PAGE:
G20 soft pedals on debt consolidation in favour of growth - Russia

MOSCOW Sat Jul 20, 2013 4:53pm IST

Russia's Finance Minister Anton Siluanov (front) participates in the G20 finance ministers and central bank governors' family photo in Moscow, July 20, 2013. REUTERS/Grigory Dukor

Russia's Finance Minister Anton Siluanov (front) participates in the G20 finance ministers and central bank governors' family photo in Moscow, July 20, 2013.

Credit: Reuters/Grigory Dukor

Related Topics

Priyanka Gandhi Vadra, daughter of Congress party chief Sonia Gandhi, adjusts her flower garlands as she campaigns for her mother during an election meeting at Rae Bareli in Uttar Pradesh April 22, 2014. REUTERS/Pawan Kumar

Election 2014

More than 814 million people — a number larger than the population of Europe — are eligible to vote in the world’s biggest democratic exercise.  Full Coverage 

MOSCOW (Reuters) - G20 policymakers have soft-pedalled on goals to cut government debt in favour of a focus on growth and how to exit central bank stimulus with a minimum of turmoil, Russia's finance minister said on Saturday.

The final communique from Group of 20 finance ministers and central bankers addresses fiscal consolidation less strongly than had been expected, with discussion focusing chiefly on spillover effects from the withdrawal of monetary stimulus by developed countries, Russia's Anton Siluanov told Reuters.

"(G20) colleagues have not made the decision to take responsibility to lower the deficits and debts by 2016," Siluanov said on the fringes of the G20 meeting in Moscow. "Some people thought that first you need to ensure economic growth.

"You can of course, expect growth, but it may not come anytime soon and debt will keep piling up," Siluanov said, adding that fiscal consolidation should remain a priority.

"The communique addresses (consolidation) more softly, nonetheless we will raise this issue at the leadership level (in September)."

The G20 did not discuss at length Friday's move by China to start interest rate reforms, but Siluanov and other countries will monitor how the reforms are being implemented.

Beijing removed a floor on the rates banks can charge clients for loans, which should reduce the cost of borrowing for companies and households.

The U.S. and the European Central Bank said during the meeting that their policy of low interest rates will continue, Siluanov said: "The question is about the quantitative easing programme, for how long this process will continue."

SPILLOVER EFFECTS

The spillover effects on developing countries from the withdrawal of quantitative easing policies by developed nations, and the United States in particular, dominated the weekend's discussion.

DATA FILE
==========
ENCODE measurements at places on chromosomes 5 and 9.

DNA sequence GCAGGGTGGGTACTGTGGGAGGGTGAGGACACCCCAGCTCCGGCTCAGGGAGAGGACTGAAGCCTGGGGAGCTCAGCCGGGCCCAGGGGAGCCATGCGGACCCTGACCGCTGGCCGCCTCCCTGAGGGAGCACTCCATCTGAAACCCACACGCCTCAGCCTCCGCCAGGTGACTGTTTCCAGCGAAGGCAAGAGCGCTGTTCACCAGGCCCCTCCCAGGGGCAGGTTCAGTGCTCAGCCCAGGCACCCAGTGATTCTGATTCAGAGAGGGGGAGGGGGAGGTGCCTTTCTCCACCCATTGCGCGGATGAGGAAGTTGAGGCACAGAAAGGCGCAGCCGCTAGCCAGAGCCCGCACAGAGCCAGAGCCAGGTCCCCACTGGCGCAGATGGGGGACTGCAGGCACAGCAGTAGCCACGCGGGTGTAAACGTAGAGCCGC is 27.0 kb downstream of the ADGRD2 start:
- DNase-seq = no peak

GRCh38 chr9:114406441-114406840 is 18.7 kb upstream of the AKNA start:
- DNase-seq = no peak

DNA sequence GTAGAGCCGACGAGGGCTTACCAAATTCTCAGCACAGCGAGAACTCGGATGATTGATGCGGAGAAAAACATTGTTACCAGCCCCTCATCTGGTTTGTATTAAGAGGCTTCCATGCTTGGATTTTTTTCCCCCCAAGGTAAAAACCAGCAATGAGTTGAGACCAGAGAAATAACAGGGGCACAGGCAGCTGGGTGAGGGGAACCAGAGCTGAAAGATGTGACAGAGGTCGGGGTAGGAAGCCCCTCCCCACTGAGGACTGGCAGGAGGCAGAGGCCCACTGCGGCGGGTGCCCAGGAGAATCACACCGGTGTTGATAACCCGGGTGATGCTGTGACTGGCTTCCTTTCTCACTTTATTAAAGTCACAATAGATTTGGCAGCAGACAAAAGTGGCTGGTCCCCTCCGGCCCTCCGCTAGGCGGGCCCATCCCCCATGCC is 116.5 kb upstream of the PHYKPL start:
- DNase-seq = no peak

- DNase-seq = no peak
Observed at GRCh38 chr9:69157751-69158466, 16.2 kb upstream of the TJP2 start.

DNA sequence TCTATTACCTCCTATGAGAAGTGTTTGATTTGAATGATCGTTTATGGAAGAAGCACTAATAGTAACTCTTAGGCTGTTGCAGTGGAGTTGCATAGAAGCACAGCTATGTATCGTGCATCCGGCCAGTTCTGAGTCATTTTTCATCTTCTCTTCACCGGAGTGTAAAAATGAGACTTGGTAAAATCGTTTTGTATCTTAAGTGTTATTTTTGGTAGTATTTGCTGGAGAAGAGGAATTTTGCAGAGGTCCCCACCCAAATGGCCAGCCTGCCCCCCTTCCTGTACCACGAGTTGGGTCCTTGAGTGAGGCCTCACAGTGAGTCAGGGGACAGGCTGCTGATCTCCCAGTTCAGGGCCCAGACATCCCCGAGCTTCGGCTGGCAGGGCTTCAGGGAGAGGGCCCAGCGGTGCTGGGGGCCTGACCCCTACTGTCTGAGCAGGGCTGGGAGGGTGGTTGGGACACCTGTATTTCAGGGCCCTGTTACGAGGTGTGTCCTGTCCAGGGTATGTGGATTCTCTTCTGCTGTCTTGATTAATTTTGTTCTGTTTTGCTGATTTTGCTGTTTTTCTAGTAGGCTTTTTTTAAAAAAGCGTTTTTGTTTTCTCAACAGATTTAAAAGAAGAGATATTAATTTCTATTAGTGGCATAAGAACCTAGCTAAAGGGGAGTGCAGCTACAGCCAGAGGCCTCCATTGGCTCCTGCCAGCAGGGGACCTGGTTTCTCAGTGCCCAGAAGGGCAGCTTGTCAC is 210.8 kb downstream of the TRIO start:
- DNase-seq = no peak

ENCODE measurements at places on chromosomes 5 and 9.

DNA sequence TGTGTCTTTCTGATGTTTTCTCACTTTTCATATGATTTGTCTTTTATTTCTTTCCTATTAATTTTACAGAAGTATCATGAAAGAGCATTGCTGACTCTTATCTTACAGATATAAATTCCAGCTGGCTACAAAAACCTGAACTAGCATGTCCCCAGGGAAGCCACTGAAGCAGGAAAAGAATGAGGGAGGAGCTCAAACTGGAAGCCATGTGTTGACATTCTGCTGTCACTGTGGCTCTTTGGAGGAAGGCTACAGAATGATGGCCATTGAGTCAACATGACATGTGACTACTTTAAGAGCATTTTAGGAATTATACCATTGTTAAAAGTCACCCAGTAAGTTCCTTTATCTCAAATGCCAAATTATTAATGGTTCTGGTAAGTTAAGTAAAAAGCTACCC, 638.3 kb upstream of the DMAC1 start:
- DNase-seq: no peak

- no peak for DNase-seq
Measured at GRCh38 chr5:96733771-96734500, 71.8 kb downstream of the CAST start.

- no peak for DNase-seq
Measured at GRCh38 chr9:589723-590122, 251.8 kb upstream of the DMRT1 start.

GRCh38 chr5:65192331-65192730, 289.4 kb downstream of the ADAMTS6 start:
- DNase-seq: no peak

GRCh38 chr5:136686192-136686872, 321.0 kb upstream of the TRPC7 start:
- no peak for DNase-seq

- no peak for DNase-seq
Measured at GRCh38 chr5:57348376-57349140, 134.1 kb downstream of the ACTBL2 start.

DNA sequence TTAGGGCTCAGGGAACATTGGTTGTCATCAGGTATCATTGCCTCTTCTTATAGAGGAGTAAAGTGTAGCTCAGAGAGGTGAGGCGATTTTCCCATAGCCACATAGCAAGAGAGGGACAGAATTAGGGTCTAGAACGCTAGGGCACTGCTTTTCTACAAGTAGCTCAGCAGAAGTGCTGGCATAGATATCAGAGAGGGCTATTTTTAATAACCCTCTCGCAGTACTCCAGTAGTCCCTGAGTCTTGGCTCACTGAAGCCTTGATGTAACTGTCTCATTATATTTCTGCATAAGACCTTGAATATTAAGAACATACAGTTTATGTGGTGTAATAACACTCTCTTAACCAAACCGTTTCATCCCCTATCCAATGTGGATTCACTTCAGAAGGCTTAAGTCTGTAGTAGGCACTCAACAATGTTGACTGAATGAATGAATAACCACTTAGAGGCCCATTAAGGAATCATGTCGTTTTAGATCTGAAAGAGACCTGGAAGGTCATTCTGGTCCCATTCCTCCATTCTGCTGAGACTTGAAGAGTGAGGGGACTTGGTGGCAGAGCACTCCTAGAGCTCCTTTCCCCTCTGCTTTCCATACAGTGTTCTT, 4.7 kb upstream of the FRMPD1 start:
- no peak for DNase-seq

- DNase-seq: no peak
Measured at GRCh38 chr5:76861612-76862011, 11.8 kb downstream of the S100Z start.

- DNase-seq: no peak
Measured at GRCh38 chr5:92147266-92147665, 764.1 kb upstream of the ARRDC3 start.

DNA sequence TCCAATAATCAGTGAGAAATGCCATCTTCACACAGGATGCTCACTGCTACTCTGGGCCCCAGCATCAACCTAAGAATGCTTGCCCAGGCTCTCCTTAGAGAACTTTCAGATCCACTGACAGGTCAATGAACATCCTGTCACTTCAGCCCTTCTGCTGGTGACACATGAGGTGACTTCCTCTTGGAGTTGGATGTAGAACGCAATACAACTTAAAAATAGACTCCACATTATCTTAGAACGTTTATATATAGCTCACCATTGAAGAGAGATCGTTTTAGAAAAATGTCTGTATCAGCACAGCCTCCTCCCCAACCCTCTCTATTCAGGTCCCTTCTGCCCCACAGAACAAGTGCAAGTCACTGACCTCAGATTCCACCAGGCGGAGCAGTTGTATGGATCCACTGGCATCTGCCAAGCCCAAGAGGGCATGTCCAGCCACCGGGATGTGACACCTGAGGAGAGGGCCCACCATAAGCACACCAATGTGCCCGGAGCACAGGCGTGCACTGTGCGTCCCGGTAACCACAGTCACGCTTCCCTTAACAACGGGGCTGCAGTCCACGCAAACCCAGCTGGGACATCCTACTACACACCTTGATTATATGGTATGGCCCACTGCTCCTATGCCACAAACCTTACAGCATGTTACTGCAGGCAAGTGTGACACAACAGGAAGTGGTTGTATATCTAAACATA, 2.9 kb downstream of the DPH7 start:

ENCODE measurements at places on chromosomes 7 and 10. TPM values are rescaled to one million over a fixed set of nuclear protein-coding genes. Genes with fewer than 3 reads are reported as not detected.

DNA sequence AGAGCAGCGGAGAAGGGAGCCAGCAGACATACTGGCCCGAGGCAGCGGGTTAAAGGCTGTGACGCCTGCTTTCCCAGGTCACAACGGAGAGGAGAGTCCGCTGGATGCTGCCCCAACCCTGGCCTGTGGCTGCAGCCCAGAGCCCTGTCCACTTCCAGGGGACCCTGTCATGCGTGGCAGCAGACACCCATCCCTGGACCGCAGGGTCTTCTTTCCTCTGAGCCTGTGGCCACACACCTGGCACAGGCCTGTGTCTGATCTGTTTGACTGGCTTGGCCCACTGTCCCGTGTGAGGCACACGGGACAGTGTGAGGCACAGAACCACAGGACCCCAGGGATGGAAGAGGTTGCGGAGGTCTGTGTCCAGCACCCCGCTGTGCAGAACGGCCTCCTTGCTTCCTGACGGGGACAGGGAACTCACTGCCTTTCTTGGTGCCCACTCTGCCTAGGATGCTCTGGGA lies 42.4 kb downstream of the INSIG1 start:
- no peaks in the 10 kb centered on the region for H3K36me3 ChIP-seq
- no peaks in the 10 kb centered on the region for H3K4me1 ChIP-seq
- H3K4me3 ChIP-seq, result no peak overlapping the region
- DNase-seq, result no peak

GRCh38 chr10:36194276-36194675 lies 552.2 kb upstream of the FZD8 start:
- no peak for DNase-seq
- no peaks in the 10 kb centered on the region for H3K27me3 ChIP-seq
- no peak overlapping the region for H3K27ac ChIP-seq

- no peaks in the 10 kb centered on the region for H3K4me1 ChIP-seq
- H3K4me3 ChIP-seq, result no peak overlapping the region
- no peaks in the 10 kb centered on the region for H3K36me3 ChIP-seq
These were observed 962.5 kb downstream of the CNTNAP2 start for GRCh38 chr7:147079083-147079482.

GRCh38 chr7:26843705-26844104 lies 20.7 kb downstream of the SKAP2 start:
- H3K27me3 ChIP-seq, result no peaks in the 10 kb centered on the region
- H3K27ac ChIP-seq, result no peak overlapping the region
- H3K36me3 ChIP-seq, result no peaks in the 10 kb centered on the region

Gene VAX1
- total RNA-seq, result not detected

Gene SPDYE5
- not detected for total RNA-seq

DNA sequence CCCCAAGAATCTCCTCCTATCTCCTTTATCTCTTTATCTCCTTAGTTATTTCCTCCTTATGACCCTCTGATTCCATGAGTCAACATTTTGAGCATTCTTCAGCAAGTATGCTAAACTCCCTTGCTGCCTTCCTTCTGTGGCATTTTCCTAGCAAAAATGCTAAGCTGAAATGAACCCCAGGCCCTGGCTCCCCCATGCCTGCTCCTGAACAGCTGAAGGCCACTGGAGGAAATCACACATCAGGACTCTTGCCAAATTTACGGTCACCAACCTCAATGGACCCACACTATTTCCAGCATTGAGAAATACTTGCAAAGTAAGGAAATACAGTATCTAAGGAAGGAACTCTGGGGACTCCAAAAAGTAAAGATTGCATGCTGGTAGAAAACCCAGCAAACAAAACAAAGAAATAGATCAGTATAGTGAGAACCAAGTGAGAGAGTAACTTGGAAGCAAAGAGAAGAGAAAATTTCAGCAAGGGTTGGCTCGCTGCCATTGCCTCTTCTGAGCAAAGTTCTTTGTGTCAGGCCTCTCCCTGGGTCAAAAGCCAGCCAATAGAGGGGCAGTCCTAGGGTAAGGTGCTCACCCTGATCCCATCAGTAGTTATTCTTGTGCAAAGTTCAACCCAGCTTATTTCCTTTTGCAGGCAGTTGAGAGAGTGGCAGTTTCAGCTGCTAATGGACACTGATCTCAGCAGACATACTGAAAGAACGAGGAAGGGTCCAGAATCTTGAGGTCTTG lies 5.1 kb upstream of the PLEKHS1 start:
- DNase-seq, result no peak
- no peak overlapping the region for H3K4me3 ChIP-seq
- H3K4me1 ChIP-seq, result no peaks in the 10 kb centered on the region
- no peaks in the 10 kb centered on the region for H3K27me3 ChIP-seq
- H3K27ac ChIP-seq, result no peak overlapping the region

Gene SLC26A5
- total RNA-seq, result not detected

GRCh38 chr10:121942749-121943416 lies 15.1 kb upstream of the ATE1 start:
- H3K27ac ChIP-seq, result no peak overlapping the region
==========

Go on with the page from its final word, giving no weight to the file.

"There were no arguments but there was discussion," Siluanov said. "Emerging countries are very concerned about the predictability of (those policies), how it will all continue.

"We have agreed that coordination is needed, exchange of information is needed."

The G20 also discussed long-delayed reforms to the International Monetary Fund quota system. The governance reform is languishing as the United States, the IMF's largest shareholder has not given a green light to it.

The Obama administration wants Congress to shift $63 billion from an IMF crisis fund to the IMF's general accounts in order to maintain U.S. power at the international lender and make good on an international commitment made in 2010.

Congressional approval of the IMF funding changes is necessary to complete reforms at the lender that the international community has already agreed including reform of voting shares, known as quotas, to boost the power of emerging economies.

"There is a feeling that the process has stalled," Siluanov said. (Additional reporting by Maya Dyakina. Editing by Mike Peacock)

FILED UNDER:
Comments (0)
This discussion is now closed. We welcome comments on our articles for a limited period after their publication.

  • Most Popular
  • Most Shared

Telecom Sector

REUTERS SHOWCASE

Election 2014

Election 2014

Breakingviews: Singh wasn’t king, Modi could be  Full Article 

Quarterly Results

Quarterly Results

Ambuja net profit up 6.6 percent, expects recovery after elections  Full Article 

Conspiracy Lawsuit

Conspiracy Lawsuit

Apple, Google agree to pay over $300 million   Full Article 

Stock Split Trend

Stock Split Trend

Trend-setter Apple's stock split could bring out the copycats  Full Article 

Winning Start

Winning Start

Microsoft beats Wall Street on new CEO debut   Full Article 

Reuters India Mobile

Reuters India Mobile

Get the latest news on the go. Visit Reuters India on your mobile device.  Full Coverage